The process of inserting a grand piano into the forest scene and have it actually look pretty realistic had its little tricks. I didn’t want it to be done unless it could be done and actually LOOK like there was a piano in the forest. No cheesy stuff.

When asking Don what he needed from my Dad in order for the photo to work for him, he instructed him to be sure to not only capture the forest but to also take shots of the sky and other surroundings, so that he would have a detailed idea of the forest surroundings which would have an influence on the reflection seen in and on the piano itself.

3D digital art is different than normal artwork, in the sense that once the object has been created it can be turned, tipped, moved around, etc to whatever angle or placement you want it to be.  Just as CGI animators do for movie scenes and objects.

Here are a few of Don’s drawings and scalings he had to do with the piano.

Just for your enjoyment, here is another favorite that Don has designed using the same grand piano that he used for my forest photo, but in a different setting.

I can’t tell you all the work that goes into it, but I can tell that it is very detailed. From the light rays, the reflections, the scale work, everything. One thing that was particularly tricky in our forest photo, is figuring out how to place the piano.  If we placed it true-to-scale, the piano would actually be MUCH smaller, almost looking like a tiny toy piano next to those huge Redwoods.  To avoid having the piano look like a toy, it was brought up to larger scale, but with the hope that the massiveness of the trees were still portrayed enough to the viewer.

What we ended up with is an incredible piece of art where the viewer, I would hope, will feel a sense of beauty, reverence, awe, and peace.  I want it to be a place where someone would want to feel music inside of them, and would feel like sitting down at that piano and playing.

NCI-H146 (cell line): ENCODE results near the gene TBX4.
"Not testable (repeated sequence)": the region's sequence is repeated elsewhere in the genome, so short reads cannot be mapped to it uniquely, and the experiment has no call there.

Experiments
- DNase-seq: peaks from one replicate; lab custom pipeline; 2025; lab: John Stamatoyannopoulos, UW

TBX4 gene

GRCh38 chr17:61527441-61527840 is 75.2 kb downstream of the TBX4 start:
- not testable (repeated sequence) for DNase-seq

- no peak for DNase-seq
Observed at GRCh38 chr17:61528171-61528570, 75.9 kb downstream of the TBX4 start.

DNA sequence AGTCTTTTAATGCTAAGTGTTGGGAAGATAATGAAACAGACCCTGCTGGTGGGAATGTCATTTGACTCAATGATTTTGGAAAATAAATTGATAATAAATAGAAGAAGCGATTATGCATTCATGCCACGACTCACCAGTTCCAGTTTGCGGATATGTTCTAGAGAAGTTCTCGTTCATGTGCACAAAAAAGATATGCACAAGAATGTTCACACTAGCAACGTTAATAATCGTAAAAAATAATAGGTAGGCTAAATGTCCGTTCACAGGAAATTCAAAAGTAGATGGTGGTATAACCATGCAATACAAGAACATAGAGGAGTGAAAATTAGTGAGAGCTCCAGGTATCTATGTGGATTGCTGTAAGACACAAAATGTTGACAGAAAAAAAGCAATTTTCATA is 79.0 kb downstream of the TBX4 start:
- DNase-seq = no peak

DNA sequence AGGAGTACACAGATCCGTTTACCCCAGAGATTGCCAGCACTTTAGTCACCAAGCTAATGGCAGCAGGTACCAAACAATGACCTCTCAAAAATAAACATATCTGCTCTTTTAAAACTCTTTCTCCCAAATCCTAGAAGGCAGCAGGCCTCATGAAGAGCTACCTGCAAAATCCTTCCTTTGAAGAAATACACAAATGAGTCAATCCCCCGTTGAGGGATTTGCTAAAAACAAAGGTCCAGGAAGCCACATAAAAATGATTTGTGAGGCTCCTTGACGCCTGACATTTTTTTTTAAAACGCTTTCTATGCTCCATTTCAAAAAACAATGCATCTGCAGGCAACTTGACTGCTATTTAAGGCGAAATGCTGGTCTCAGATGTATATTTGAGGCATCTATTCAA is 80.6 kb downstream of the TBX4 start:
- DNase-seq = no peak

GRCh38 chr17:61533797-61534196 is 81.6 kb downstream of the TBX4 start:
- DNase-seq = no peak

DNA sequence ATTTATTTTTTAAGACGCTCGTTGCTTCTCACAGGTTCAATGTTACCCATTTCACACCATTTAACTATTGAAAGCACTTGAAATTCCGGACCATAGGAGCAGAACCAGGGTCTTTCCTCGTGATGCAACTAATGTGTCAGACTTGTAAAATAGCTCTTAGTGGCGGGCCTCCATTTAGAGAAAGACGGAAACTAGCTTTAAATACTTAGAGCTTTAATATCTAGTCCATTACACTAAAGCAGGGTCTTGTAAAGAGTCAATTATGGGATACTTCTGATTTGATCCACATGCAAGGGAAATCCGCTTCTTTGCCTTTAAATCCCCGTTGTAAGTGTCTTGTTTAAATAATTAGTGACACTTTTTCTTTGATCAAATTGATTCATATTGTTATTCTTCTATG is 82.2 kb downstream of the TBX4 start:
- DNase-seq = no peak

What will the artwork be used for?

The entire concept of my album “Illumination” is light, in its many meanings.  Not only does light refer to goodness, enlightment, but it also has everything to do with vision and how we SEE the world.  Photography is light being captured, and I am using my Dad’s photography throughout this album.  For every song going on my album, there is a beautiful photo (piece of art) that coincides with the music.  I want the listener to be fulfilled by both their auditory and visual senses.  This forest photo goes with one of my songs entitled “Into the Forest”.

And coming soon, the beautiful artwork will also be available to you as a piece of fine art.  I’ll have more on that soon.


2 responses to “Behind the Scenes: The Forest Photo

  1. Gee Jennifer, if you ever decide to quit music…maybe you would like to be my agent! What can I say.. I really appreciate this, and you are so kind…. one day when you are up there in the Oscars!!, I will be all smiles having know you.

  2. The piano looks about right for scale because its in the foreground and the redwoods in that grove are not particularly huge. Like 2 ft. to 8 ft. average. Brad Pitt was also photographed in that same redwood and sorrel grove.